Virtual Conversation | 2021 Re-Wire Policy Conference, Dec 15, 2021 Register

Judge allows capital gains tax lawsuits to proceed

A pair of legal challenges to Washington State’s capital gains tax will be allowed to proceed after a Douglas County judge tossed out the state’s motions to dismiss and change venue.

The decision was announced on Sept. 10, and follows a hearing held on Aug. 18, which pitted former Attorney General Rob McKenna against lawyers from the state’s current Office of the Attorney General. The capital gains tax was passed by the Legislature last session, and levies a 7% tax on long-term capital gains in excess of $250,000.

The ruling, issued by Douglas County Superior Court Judge Brian Huber ruled against dismissing the lawsuits. In their arguments, Washington State’s lawyers argued that in order for the plaintiff’s claims to proceed, they had to show they were currently being harmed by the capital gains tax, and since it hasn’t gone into effect yet, there are no damages.

In his decision, Huber stated the following:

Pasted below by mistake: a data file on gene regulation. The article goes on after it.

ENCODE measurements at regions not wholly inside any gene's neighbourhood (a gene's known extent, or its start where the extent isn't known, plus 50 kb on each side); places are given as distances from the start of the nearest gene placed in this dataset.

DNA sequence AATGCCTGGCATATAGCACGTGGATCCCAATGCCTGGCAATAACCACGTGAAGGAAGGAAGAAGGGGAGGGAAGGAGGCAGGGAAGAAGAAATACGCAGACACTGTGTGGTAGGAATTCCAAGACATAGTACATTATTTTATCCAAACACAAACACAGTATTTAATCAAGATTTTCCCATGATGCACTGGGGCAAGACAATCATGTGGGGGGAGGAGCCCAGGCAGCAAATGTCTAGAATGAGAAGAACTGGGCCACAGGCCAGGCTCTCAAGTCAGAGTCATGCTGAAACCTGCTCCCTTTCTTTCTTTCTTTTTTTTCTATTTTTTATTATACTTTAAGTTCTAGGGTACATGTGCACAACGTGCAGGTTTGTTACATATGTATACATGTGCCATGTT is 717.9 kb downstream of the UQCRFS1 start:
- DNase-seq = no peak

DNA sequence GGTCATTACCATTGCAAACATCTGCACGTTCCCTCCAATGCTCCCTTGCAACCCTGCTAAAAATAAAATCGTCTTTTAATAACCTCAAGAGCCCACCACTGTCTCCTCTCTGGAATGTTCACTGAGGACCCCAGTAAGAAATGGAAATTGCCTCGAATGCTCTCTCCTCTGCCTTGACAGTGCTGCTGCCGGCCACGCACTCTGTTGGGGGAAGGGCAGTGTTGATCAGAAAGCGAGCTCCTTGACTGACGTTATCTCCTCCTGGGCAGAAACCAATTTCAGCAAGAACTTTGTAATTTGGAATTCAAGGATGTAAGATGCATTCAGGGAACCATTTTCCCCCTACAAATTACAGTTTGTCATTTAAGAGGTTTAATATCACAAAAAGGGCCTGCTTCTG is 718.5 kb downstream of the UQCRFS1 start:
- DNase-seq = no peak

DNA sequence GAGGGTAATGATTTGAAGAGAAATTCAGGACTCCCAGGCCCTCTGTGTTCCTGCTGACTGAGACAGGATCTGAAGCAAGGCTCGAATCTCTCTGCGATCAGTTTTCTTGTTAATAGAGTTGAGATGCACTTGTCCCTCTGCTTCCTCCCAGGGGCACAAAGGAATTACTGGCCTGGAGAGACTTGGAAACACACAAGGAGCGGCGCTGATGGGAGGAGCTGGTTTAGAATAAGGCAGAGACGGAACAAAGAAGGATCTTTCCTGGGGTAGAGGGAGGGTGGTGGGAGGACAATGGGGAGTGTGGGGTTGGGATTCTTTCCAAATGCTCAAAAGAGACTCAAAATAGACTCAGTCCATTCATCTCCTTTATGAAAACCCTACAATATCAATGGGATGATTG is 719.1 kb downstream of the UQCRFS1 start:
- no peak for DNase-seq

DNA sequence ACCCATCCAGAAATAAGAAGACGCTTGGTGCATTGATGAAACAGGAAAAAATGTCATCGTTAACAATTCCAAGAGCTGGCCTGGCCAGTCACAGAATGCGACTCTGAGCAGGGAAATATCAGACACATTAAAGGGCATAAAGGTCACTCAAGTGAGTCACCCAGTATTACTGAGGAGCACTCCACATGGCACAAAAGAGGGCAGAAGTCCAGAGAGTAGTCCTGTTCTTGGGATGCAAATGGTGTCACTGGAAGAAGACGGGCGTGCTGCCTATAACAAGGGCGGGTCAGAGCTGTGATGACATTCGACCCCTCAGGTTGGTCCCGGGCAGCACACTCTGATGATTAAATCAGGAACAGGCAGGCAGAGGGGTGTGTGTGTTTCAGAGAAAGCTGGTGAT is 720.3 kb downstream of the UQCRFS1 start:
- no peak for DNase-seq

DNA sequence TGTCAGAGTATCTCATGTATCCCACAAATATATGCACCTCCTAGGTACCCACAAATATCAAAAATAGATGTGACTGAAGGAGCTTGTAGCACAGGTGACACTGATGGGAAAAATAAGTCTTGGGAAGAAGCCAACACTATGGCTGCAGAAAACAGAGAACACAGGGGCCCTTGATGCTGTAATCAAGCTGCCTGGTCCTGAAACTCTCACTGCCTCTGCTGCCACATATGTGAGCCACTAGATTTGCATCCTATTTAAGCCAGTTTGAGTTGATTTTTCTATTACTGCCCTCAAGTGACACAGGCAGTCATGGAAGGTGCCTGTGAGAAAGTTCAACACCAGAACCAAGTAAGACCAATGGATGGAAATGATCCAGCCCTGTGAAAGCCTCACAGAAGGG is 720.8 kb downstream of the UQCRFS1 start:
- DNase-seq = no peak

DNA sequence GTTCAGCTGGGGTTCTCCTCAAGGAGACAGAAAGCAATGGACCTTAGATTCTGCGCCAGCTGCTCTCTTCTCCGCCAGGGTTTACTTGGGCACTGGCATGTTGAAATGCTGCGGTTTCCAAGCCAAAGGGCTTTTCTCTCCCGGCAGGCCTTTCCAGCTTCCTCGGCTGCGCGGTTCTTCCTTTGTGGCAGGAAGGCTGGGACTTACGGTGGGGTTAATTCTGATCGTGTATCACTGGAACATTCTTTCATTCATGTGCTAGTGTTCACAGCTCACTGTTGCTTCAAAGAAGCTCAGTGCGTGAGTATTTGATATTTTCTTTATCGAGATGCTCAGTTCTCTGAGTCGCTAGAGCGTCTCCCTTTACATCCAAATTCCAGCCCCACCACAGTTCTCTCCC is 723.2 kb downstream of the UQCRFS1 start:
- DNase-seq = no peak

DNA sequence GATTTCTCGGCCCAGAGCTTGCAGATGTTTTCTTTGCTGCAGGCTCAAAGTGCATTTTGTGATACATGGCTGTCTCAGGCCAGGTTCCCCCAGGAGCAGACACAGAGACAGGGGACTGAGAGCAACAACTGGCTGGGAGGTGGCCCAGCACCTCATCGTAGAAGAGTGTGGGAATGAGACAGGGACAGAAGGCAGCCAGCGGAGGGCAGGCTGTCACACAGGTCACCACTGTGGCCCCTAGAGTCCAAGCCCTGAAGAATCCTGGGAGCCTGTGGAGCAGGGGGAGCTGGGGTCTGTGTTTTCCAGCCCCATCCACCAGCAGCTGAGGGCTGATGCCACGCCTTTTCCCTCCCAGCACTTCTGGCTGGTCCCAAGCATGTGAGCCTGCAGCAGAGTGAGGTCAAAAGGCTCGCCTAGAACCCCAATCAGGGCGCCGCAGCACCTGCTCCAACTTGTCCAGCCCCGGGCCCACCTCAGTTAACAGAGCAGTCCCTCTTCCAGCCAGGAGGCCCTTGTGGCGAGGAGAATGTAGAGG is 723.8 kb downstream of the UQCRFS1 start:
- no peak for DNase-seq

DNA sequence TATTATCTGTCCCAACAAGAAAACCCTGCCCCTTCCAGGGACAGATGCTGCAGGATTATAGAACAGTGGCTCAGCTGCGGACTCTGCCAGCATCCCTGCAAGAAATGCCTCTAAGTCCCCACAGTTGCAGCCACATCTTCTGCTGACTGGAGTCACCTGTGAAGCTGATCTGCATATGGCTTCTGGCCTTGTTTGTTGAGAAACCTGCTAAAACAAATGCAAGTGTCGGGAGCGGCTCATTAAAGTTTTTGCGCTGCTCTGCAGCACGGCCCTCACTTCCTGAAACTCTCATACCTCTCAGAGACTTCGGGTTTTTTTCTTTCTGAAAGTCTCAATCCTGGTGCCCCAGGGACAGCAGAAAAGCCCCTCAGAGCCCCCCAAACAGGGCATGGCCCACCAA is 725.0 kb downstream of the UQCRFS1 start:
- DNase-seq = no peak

“The Plaintiffs in these consolidated cases, including the Washington Farm Bureau, have asserted that they themselves — or in the case of the Washington Farm Bureau, at least some of its 46,000 members — own property that is subject to the new tax statute and will be taxed if and when the property is sold. They have also asserted that the mere existence of the new tax statute has already lowered the market value of their property and forced them to make tax planning decisions that impact their financial interests in a way that is concrete and non-speculative. This Court finds no basis to suggest that these allegations are unreasonable.”

Huber also ruled that the state didn’t present a good enough case arguing that the plaintiffs couldn’t sue because taxes haven’t been collected yet.

Finally, Huber ruled that the state doesn’t have legal authority to force a change of venue to Thurston County.

“There has been no showing that the convenience of witnesses or the ends of justice would be forwarded by the change of venue,” Huber wrote. “… In short, no valid reason has been presented by the State to overcome the presumption that the Plaintiffs in this case are entitled to choose the forum for deciding the case.”

While it’s a win for McKenna’s clients, during previous hearings it was clear that both sides expect the case to be fully litigated.

The full decision can be read below:


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